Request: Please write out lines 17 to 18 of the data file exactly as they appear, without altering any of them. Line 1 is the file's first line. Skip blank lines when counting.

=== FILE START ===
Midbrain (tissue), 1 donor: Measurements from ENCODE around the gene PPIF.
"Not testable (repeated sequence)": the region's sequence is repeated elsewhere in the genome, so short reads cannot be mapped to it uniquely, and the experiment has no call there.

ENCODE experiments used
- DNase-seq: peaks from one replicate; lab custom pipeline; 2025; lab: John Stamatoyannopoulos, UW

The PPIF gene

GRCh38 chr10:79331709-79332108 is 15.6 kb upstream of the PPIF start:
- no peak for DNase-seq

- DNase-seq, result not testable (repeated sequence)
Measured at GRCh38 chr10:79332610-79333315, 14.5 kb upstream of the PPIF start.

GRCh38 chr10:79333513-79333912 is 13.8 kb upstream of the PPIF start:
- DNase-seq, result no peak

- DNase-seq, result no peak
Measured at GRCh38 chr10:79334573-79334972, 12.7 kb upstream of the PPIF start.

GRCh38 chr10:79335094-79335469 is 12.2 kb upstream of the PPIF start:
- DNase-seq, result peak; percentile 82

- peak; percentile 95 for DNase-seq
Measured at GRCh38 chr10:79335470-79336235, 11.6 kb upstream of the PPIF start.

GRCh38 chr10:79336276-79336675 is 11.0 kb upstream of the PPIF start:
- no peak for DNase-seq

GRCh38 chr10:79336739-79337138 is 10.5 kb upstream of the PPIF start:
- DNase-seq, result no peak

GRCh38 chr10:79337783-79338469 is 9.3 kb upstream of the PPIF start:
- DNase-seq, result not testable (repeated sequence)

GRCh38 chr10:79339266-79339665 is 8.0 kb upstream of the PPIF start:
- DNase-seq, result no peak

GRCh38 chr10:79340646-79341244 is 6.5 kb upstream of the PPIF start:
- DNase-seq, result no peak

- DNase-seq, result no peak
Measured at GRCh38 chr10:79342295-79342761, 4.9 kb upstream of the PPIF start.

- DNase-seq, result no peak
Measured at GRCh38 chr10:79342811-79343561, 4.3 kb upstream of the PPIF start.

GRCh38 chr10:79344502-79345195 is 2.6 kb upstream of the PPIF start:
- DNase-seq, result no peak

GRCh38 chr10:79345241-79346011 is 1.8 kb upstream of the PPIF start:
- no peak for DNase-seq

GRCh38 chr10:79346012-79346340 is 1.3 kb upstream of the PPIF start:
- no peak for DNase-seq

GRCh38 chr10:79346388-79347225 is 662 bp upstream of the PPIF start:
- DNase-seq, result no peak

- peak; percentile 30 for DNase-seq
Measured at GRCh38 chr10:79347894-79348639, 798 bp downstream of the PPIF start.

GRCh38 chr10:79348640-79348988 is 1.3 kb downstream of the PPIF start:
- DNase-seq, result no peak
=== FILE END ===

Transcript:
Measured at GRCh38 chr10:79335470-79336235, 11.6 kb upstream of the PPIF start.

GRCh38 chr10:79336276-79336675 is 11.0 kb upstream of the PPIF start: